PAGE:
(I don't even remember how she got the black eye!)
(See how chilled out we were by baby #3...she wasn't even completely dressed at her own birthday party!)
It seems like yesterday that we were baking Audrey’s Easter basket cake when she turned two, and here we are again at another birthday. It’s only the bottom of the second inning (early in the game of living without her), and here is the count: 2 birthdays with and 4 without. Today Audrey would have been six. I always approach major events like birthdays and holidays as if they were like any other day. After all, Audrey has been absent from us all the time for a while now. What makes these “special” days…well… “special”? Even with this practical outlook, something unexpected usually gets me started down the path of grief, and this “special” day was no exception.
I still teach the Sunday school class full of Audrey’s little cohorts. They are in kindergarten now. They are full of life, learning exponentially, spouting some pretty big spiritual truths, and basically exuding “adorable”. Yesterday we recognized our sweet Ella. She has a birthday this week. Our lead teacher gathered Ella in her arms, put a birthday crown on her head, and we all began to sing. Precious, innocent voices filled the air with joyful noise (and a few silly additions to the birthday song…cha, cha, cha!). Ella will turn six years old on Saturday. As we sang, it seemed that time froze. I watched little Ella, surveyed the length of her legs, looked at the expression on her face, drank her in. How big would Audrey be? What would she look like? I closed my eyes and imagined that we were singing to her, too. She would have been in this tight-knit group, and she would have worn that little birthday crown on her head yesterday, too.
While Audrey’s absence is obviously devastating and the thought of what-might-have-been weighs on my heart, I also struggle with what to physically do with days like these. At dinner last night, Bryan asked the girls, “Is there anything you would like to do tomorrow for Audrey’s birthday?” There wasn’t much reply, but even if there was, I am not sure I would have heard it. I immediately withdrew from the table and into my own thoughts. Here came that pesky question again. What do I do with the cemetery? While the girls are at school tomorrow, should I go put flowers on her grave? Do I want to? Several times through dinner, Bryan called to me. “Come back to us, Sarah. Where did you go?” I managed to choke down my nachos and snuggle my Caroline, make some conversation. But I was, indeed, lost.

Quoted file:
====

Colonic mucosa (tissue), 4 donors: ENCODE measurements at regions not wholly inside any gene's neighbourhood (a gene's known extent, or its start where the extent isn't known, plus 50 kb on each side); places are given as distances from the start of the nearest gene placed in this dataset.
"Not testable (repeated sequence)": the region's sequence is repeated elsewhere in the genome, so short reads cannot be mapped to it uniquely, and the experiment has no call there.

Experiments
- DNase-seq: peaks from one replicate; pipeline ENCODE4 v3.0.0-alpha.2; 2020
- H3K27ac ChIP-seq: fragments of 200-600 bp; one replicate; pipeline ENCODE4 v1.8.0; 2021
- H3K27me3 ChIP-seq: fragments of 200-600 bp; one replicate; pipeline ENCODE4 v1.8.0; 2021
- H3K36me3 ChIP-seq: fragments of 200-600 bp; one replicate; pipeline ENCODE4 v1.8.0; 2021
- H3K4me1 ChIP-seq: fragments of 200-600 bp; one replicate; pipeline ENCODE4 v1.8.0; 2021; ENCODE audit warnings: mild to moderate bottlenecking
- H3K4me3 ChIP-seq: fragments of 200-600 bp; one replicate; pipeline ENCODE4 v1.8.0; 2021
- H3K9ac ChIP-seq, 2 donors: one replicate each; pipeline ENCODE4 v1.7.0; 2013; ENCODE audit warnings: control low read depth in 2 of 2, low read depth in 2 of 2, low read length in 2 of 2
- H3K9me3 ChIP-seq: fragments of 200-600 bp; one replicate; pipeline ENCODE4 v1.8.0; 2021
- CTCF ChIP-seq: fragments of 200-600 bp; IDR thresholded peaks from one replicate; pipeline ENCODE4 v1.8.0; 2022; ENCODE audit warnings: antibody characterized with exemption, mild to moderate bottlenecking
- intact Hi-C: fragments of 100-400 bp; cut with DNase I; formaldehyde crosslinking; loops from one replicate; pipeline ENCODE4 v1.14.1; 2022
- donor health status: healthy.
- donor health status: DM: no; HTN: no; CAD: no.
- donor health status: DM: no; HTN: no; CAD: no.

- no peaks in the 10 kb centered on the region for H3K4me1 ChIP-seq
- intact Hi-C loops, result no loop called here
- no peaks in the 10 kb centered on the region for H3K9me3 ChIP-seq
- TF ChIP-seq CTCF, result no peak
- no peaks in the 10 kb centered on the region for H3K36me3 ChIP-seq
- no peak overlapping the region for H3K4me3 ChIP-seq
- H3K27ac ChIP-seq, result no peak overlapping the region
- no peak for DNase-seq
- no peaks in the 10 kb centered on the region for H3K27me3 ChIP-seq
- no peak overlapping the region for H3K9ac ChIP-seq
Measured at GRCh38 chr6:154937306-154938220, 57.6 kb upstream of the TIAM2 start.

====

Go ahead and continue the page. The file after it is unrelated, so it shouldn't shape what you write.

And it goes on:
After we put the girls to bed, the question nagged again. What do I do with the cemetery? I imagined someone casually walking by Audrey’s grave, noticing her birth date on the marker, and wondering, “What kind of parents would not come and put flowers on their daughter’s grave on her birthday?” I know this thought was rather narcissistic. Who is going to walk by today and notice it is Audrey’s birthday? Who would care? Still, these are things that cross my mind. I know some people cannot stay away from the grave of a loved one. They somehow feel closer to their loved one there. Some are opposite. They cannot go because it upsets them. I am 100% in the middle. I am not afraid of it, not put off by it, totally comfortable with it. But, it also holds little meaning to me in this world. I am, quite honestly, baffled by it. Leaving it alone feels wrong—as wrong as walking away from Audrey’s body at the hospital and away from the casket on the day of her burial. A parent does not walk away from her child’s physical body forever. It is unnatural. And, yet, Audrey’s body—for now—no longer needs my care. She is not going to be sad I didn’t come to “visit her”. Is she?